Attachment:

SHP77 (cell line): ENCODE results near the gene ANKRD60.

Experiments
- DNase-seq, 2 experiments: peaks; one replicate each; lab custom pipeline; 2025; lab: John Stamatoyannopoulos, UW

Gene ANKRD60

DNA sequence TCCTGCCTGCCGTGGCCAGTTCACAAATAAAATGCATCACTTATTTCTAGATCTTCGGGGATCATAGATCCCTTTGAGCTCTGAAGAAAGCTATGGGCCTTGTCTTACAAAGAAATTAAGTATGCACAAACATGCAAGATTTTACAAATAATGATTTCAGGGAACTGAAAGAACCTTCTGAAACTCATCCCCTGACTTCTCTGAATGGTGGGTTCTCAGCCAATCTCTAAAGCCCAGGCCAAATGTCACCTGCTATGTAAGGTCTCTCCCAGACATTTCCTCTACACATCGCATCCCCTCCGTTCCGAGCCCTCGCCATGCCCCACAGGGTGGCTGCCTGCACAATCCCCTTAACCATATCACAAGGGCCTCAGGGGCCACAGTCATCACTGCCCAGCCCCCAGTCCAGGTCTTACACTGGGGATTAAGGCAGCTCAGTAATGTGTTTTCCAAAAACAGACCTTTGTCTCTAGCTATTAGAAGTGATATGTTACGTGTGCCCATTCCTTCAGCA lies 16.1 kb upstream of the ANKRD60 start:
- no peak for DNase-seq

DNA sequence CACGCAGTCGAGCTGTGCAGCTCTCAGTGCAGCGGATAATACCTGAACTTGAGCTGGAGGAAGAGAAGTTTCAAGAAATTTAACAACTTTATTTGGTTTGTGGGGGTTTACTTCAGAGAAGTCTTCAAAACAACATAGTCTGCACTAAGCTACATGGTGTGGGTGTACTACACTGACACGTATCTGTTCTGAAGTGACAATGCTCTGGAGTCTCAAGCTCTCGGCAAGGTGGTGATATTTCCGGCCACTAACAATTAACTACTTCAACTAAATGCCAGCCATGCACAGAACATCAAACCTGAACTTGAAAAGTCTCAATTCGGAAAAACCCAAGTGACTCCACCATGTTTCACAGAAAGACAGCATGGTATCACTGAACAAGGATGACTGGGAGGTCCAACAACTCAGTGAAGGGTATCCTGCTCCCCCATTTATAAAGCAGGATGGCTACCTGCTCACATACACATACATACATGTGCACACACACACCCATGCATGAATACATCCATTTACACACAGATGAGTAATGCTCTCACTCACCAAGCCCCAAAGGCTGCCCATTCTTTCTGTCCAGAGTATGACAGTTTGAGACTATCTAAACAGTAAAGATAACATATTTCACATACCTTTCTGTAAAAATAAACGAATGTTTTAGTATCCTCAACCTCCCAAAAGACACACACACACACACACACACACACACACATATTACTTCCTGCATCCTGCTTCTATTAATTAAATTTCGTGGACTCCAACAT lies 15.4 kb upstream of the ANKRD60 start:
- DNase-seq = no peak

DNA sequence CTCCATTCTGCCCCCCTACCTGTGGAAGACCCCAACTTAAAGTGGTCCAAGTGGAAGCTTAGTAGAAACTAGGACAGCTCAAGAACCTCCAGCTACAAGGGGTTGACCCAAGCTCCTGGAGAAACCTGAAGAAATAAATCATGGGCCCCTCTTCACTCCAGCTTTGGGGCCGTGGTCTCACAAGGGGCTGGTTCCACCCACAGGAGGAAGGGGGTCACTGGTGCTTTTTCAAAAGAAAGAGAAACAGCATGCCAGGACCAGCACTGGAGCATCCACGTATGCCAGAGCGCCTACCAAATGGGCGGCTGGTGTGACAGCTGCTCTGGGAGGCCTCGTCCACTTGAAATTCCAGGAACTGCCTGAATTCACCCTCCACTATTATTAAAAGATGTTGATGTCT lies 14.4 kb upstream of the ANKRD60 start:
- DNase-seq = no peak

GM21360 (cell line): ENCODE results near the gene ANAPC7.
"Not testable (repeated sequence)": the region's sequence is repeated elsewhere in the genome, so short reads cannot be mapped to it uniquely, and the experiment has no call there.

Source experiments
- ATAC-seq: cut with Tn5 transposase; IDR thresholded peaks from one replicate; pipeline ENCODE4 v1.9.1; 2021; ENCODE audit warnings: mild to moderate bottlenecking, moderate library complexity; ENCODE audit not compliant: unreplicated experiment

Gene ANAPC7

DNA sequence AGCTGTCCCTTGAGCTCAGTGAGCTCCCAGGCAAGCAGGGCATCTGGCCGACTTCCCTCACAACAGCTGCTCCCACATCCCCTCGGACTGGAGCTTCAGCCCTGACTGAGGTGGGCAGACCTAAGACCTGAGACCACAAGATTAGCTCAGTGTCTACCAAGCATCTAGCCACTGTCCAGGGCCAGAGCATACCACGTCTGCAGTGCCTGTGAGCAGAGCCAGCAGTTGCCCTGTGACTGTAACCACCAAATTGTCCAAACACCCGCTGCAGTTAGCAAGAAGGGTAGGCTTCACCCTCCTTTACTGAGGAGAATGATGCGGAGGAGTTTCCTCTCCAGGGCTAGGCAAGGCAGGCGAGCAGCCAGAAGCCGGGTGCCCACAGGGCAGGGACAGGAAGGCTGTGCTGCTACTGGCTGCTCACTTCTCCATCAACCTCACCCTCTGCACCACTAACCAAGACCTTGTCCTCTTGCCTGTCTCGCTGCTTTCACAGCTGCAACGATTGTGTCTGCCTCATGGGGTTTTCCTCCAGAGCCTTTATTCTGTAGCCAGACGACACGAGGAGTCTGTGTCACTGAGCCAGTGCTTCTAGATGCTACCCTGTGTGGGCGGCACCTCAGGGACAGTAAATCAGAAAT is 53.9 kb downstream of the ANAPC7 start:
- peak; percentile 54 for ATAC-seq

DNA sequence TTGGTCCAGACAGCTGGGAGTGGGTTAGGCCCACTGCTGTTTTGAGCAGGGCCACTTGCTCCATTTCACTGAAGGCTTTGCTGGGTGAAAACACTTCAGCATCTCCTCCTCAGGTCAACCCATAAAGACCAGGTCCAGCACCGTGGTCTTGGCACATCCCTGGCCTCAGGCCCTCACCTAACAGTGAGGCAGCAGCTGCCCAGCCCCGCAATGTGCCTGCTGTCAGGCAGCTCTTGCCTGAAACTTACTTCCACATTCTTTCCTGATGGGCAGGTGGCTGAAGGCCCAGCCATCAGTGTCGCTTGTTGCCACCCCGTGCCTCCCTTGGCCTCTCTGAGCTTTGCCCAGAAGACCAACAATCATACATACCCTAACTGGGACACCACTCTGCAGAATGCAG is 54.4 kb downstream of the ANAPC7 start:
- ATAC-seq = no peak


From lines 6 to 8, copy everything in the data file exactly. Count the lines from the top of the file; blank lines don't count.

- no peak for DNase-seq

DNA sequence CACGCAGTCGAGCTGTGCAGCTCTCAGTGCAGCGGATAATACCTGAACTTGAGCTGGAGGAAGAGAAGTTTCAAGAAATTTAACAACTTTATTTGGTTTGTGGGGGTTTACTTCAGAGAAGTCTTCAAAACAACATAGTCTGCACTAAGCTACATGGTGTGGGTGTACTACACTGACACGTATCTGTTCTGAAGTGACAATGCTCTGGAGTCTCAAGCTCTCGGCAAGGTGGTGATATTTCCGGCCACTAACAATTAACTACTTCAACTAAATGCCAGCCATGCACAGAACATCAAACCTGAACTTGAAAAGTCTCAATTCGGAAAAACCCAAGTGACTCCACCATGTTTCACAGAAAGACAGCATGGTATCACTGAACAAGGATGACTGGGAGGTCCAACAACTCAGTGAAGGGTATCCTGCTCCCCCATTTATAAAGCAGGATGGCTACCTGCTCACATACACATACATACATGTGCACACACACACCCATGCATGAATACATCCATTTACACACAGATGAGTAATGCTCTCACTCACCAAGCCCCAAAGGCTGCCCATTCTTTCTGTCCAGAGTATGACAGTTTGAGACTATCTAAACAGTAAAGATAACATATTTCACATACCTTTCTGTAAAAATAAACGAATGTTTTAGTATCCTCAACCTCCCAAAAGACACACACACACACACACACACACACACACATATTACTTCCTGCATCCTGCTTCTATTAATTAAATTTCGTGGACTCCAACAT lies 15.4 kb upstream of the ANKRD60 start:
- DNase-seq = no peak